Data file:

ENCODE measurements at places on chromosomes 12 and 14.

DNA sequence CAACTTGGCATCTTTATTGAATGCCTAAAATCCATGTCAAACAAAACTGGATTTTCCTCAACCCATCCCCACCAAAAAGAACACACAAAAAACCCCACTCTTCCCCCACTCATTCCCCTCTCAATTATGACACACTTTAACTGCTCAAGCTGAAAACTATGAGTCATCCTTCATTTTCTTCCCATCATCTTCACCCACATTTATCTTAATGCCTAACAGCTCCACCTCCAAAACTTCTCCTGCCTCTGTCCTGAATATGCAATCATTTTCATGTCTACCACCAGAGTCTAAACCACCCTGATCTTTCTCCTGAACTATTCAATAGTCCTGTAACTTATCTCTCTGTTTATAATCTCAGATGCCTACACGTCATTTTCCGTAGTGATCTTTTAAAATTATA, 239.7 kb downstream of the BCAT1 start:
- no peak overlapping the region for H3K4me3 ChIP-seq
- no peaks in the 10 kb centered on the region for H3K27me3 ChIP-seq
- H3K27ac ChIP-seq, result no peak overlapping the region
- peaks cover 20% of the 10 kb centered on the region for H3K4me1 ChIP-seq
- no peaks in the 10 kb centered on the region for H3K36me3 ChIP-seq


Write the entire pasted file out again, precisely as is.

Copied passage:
ENCODE measurements at places on chromosomes 12 and 14.

DNA sequence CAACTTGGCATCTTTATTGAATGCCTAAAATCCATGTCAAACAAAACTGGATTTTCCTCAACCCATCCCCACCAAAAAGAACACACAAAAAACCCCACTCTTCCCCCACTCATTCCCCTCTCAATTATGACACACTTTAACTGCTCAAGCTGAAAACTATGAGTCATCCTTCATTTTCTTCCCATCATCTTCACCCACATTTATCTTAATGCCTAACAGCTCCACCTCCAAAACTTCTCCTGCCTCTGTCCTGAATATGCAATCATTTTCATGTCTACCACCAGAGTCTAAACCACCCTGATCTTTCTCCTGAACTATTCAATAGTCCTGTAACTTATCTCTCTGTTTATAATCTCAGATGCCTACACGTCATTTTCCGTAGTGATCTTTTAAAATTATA, 239.7 kb downstream of the BCAT1 start:
- no peak overlapping the region for H3K4me3 ChIP-seq
- no peaks in the 10 kb centered on the region for H3K27me3 ChIP-seq
- H3K27ac ChIP-seq, result no peak overlapping the region
- peaks cover 20% of the 10 kb centered on the region for H3K4me1 ChIP-seq
- no peaks in the 10 kb centered on the region for H3K36me3 ChIP-seq